My Apprenticeship Journey

The start of my journey…

After receiving good GCSEs from school, I decided to go down the apprenticeship route. I knew from learning about web development in my spare time that I wanted a career in Software Engineering. I started searching online and eventually found a company who were willing to take on an untrained 16 year old as an apprentice. I had an interview with the company and I was offered a position straight away! This apprenticeship widened my knowledge and cemented the fact that I wanted to be a software engineer.

After completing a year and a half apprenticeship, I chose to go to university and study software engineering at degree level. I applied to my local university, Sheffield Hallam, went through the interview process and was offered a place to study BEng Software Engineering.

After being at university a few months I started to realise that all of the material I was being taught I already knew, or it seemed I’d never use it again other than to pass a module. But, I carried on with the first year anyway and at the end of the year, I had passed. However, I couldn’t see myself doing this for the next 2 years so I decided that I needed to make a change and drop out of university to either go for a junior role or another higher apprenticeship.

I decided that I was going to apply for an apprenticeship as this allowed me to earn a wage, learn on the job and receive experience from a training provider.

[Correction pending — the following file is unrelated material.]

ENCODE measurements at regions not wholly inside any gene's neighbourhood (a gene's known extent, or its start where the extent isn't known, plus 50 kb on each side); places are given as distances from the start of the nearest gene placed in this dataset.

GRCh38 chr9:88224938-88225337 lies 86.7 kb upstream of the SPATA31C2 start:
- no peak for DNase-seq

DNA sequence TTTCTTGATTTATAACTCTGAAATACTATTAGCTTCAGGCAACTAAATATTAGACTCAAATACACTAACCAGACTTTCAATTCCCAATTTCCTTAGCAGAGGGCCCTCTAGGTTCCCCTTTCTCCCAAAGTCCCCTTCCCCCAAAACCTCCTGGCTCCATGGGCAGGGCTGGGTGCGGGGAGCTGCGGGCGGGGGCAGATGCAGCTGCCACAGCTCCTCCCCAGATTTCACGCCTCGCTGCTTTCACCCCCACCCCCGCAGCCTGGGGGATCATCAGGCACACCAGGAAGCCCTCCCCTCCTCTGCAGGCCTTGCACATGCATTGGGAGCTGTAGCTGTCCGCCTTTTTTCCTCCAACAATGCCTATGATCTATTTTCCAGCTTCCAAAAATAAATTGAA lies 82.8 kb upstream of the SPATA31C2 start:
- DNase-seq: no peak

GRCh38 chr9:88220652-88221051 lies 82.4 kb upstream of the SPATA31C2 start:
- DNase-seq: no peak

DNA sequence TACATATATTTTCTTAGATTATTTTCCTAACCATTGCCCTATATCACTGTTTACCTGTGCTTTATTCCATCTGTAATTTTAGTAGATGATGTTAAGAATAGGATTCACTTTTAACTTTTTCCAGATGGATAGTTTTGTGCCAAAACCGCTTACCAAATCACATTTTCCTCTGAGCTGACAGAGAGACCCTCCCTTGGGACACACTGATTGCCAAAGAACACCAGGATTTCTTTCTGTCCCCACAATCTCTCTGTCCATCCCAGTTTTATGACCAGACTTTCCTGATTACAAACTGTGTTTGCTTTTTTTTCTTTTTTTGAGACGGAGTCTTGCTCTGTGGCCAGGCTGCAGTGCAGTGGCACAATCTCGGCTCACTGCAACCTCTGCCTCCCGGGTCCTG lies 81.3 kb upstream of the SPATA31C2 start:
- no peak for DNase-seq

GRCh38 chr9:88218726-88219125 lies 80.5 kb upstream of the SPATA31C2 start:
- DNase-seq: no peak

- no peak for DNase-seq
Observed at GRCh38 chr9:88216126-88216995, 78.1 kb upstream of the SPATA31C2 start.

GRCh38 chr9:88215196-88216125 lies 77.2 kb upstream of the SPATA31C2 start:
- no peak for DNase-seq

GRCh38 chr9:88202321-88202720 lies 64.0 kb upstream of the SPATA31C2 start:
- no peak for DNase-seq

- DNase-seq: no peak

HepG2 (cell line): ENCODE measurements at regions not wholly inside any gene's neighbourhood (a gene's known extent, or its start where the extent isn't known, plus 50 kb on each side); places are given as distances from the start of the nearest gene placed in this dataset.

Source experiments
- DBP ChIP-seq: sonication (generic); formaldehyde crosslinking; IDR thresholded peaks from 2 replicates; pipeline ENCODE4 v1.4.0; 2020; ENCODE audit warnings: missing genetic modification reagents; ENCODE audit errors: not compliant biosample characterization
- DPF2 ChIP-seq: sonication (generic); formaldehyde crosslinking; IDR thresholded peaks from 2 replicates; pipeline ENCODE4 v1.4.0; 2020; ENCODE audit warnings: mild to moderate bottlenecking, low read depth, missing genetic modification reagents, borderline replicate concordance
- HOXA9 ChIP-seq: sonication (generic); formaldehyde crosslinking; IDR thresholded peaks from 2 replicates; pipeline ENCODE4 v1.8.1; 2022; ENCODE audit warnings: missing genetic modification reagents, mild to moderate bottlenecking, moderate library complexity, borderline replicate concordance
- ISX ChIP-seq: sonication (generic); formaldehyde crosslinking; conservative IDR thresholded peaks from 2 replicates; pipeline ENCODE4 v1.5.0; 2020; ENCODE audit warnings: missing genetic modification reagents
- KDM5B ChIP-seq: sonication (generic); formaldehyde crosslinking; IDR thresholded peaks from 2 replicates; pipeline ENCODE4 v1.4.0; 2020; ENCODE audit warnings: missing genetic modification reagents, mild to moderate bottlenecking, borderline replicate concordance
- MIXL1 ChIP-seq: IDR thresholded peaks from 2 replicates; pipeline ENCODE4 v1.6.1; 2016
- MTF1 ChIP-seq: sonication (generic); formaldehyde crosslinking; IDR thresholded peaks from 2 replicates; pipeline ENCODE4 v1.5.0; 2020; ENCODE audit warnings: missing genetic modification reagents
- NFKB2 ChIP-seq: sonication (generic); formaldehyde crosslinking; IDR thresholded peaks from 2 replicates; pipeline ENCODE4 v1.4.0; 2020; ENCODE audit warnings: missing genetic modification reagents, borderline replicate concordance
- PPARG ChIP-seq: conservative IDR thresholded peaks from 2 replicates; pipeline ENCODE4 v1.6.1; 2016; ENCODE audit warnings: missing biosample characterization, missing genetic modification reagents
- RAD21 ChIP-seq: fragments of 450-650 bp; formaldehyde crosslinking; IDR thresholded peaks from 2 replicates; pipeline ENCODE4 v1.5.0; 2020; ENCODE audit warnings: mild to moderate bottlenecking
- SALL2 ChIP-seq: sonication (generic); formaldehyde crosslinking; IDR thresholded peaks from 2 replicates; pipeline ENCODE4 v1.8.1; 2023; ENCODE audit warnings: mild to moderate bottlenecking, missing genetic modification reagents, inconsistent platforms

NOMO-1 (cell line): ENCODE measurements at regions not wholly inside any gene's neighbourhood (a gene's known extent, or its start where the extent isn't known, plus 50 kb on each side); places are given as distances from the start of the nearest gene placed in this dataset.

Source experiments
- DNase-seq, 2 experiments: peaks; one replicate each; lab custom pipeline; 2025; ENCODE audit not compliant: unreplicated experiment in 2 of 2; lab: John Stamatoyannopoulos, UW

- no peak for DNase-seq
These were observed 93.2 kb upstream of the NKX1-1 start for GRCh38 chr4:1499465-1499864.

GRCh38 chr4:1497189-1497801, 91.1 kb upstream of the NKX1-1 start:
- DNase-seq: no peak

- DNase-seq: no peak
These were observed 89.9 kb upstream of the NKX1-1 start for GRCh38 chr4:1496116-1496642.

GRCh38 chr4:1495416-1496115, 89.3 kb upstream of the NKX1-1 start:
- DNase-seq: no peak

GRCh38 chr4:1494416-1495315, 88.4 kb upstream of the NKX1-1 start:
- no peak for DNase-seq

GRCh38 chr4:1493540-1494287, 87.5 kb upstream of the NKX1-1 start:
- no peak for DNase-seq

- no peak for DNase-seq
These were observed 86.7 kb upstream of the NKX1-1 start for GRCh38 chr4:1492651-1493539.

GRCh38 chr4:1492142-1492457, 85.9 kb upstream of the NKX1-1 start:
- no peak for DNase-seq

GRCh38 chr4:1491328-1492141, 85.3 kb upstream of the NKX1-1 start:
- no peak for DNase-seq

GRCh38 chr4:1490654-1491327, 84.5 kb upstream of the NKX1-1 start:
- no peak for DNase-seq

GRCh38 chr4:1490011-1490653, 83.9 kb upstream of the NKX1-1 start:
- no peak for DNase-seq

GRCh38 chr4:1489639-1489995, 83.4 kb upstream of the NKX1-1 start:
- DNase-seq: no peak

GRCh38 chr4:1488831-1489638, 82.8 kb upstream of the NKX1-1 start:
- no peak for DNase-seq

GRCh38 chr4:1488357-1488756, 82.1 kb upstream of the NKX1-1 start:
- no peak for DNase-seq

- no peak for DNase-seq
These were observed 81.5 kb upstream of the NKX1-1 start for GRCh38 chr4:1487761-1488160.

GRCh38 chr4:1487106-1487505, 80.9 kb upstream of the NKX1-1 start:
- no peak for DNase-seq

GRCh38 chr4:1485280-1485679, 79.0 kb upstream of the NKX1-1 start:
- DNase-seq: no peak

Why I chose an apprenticeship at Hive

Having finished my first year at Sheffield Hallam University, it was clear to me that university wasn’t the right path and that I much preferred to be learning while working.

I quickly began searching for apprenticeships in Software Engineering online and looking through apprenticeship adverts. I started applying straight away and not long after, an apprenticeship training provider got in touch with me and accepted me onto their program. The training provider quickly got me interviews at different types of tech companies both small and large.

My first interview was with a large legal advice company. The interview went really well and I was offered a job the next day as an apprentice. My next interview was with a small software development agency based in Dronfield. Again, this interview went really well and I was offered a job

My last interview was with Hive IT. I went into this one nervous as I didn’t have much of the experience that they asked for on their job advert but I was soon put to ease when talking to Jonny (Managing Director) and Dunc (Technical Director) about the role. This interview was the most laid back of the three and we just chatted about my past experiences and why I decided to leave university. I learnt about the company including what their ambitions are and the the types of projects I could be working on.

Having left the interview with Hive I knew that I wanted to work here and, if offered a job, I would accept straight away. On the very same day, I got a phone call from the training provider informing me that I had been offered a job at Hive — I immediately accepted their offer!

My first month at Hive